- Phishing is a form of cybercrime wherein you receive an email from a fake sender pretending to be someone else.
- The goal of phishing emails is usually to get you to give up personal or sensitive information.
- Phishing is easy to detect if you keep an eye out for bad spelling and grammar, email addresses that don’t match the alleged sender, and requests for information you shouldn’t provide over email.
- You should never respond to a phishing email and, instead, delete the message or follow your company’s policy for reporting it.
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Phishing is a cybercrime in which criminals masquerade as someone else, like a legitimate business, to get victims to surrender personal and sensitive information voluntarily.
A common kind of phishing email is when you receive a message in your inbox that appears to come from your bank. As part of some alleged security check, the message requests that you reply with your login information. That can include info like your username and password.
If you respond to this email with the requested information, you may have just given criminals unrestricted access to your bank account.
What is phishing?
The term “phishing” is a variation of the word “fishing.” It is meant to symbolize that in most cases, cybercriminals cast a wide net, attacking a vast number of users at once, hoping that a few will take the bait.
There are several common variations of the basic phishing attack. A “spear-phishing” attack, for example, is one that’s more targeted. In some cases, spear-phishing targets users known to use a specific bank, website, or online service.
Criminals conducting a generic phishing attack may know nothing about you, which is why you may occasionally get an email asking you to reset your password for a bank or online service you don’t even use. But in spear phishing, criminals might have hacked a list of users for a common website and email those users asking them to give up sensitive information.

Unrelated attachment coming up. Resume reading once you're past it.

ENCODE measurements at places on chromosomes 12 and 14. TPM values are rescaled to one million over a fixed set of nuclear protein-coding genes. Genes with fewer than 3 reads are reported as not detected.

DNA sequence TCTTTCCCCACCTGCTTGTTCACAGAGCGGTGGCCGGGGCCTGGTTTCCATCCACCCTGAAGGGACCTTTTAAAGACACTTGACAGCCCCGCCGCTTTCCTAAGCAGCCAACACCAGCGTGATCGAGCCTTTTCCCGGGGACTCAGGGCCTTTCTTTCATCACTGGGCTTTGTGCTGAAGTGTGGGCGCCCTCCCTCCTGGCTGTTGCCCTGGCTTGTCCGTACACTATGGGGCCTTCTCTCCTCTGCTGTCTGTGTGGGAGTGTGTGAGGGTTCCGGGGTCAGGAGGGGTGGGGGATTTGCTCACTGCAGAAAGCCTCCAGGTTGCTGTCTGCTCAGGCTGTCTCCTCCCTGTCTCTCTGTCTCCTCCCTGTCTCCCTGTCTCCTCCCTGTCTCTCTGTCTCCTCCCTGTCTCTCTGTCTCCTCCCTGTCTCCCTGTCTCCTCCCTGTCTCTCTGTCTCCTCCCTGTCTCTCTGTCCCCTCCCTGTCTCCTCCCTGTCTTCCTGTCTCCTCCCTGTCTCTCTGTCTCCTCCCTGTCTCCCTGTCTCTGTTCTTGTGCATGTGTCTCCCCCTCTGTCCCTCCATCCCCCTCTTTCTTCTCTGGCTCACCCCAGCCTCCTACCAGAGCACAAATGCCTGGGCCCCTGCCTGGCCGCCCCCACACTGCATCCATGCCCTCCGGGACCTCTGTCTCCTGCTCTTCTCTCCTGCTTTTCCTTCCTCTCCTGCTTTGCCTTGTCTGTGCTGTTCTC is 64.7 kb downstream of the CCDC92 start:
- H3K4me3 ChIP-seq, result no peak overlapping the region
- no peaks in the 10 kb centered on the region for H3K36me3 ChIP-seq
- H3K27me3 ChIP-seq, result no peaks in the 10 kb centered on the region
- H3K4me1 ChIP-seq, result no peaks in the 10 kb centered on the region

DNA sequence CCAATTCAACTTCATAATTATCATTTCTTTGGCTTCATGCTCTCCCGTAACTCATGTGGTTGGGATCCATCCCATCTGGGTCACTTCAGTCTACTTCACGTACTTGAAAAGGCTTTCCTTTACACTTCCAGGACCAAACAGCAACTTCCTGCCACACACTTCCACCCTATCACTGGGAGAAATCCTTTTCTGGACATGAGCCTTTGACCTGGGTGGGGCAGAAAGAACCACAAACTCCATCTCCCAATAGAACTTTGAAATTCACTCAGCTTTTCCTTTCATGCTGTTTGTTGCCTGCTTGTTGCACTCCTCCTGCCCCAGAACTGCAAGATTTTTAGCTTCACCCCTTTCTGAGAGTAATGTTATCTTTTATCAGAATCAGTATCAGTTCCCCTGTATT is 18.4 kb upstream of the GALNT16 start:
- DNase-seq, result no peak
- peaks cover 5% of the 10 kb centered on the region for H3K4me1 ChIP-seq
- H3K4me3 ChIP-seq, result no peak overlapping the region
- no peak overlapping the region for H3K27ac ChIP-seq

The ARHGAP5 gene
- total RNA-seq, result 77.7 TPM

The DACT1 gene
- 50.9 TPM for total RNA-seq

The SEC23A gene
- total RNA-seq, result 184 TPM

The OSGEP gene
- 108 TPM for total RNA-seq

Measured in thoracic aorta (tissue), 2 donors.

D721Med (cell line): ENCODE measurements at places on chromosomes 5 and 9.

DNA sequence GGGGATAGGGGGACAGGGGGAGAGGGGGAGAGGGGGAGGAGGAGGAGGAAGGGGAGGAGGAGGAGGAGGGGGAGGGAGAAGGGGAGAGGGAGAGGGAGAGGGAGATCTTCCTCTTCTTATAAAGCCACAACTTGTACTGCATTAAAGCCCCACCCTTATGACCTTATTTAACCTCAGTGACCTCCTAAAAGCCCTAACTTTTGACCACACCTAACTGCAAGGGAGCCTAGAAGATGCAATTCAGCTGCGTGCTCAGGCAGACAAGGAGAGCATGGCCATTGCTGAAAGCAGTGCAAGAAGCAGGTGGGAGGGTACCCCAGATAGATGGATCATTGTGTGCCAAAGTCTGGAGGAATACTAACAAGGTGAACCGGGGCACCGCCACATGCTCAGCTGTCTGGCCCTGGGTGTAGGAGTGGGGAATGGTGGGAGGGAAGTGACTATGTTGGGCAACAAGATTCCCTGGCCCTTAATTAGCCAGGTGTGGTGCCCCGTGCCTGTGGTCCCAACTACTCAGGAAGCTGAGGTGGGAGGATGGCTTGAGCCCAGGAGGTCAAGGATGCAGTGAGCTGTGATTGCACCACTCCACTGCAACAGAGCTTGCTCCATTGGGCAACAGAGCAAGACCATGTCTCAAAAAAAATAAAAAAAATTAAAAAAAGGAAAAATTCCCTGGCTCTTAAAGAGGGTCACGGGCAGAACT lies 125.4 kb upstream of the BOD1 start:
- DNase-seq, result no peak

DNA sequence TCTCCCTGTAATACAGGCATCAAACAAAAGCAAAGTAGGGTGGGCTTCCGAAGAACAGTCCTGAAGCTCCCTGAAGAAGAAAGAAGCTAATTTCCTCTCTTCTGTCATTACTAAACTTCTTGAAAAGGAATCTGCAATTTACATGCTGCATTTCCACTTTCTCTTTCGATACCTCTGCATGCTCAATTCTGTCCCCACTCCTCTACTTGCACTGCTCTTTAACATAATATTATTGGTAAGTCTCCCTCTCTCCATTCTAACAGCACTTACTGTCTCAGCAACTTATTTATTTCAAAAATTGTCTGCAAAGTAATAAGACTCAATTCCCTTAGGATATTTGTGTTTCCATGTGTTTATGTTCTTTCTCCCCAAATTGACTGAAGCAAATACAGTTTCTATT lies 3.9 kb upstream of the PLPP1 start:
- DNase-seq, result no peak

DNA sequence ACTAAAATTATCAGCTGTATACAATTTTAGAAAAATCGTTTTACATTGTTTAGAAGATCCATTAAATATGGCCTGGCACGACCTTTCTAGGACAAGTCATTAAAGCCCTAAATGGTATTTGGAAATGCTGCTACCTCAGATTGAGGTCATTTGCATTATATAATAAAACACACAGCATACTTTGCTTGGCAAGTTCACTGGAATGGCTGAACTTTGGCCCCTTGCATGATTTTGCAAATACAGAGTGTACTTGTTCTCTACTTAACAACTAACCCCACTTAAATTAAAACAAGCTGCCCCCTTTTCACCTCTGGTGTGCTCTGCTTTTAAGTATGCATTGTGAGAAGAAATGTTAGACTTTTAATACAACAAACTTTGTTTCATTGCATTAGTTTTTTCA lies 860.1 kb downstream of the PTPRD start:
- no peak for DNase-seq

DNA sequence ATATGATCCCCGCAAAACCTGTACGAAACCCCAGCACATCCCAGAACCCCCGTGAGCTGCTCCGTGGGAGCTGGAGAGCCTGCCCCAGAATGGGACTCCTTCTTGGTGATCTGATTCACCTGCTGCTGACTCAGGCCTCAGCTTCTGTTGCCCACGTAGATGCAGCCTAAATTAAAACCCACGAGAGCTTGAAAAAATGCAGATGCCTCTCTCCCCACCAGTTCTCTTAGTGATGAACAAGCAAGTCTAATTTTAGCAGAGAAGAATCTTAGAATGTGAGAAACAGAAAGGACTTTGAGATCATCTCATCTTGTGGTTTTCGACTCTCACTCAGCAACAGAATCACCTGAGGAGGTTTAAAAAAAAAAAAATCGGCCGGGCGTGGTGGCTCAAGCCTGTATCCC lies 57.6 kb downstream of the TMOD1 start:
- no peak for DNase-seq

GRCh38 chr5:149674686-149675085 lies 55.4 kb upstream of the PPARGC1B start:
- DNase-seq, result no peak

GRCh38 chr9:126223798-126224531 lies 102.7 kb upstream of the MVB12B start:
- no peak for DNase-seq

Likewise, spear phishing can be ultra-targeted at specific individuals, with custom emails that appear to come from co-workers, clients, or vendors to persuade you to give up passwords, account credentials, or other sensitive information.
You may also see other phishing-related terms, such as smishing (phishing that uses SMS text messages) and vishing (phishing that relies at least in part on voice phone calls). They all have the same goal: to persuade you that the communication is a routine request for sensitive information.
Common phishing ploys
There are countless common phishing attacks. Criminals are always trying new variations, so there is no single shortlist of phishing ploys to be on the lookout for. Even so, these are the kinds of phishing emails you will commonly see.
Winning a lottery or sweepstakes
You receive an email advising you that you’ve won a large cash award, usually in the form of sweepstakes. If you respond, you’ll often find you need to give your bank account information to receive the deposit.
Assist someone dispensing a large bounty of money
This is the classic “Nigerian prince” scam, and there are a thousand variations in circulation today. The premise: Someone has a large sum of money that they will share with you if you can help transfer it to the United States or disperse it to charity. There is no money, but the criminals will take your money if you give them the requested information.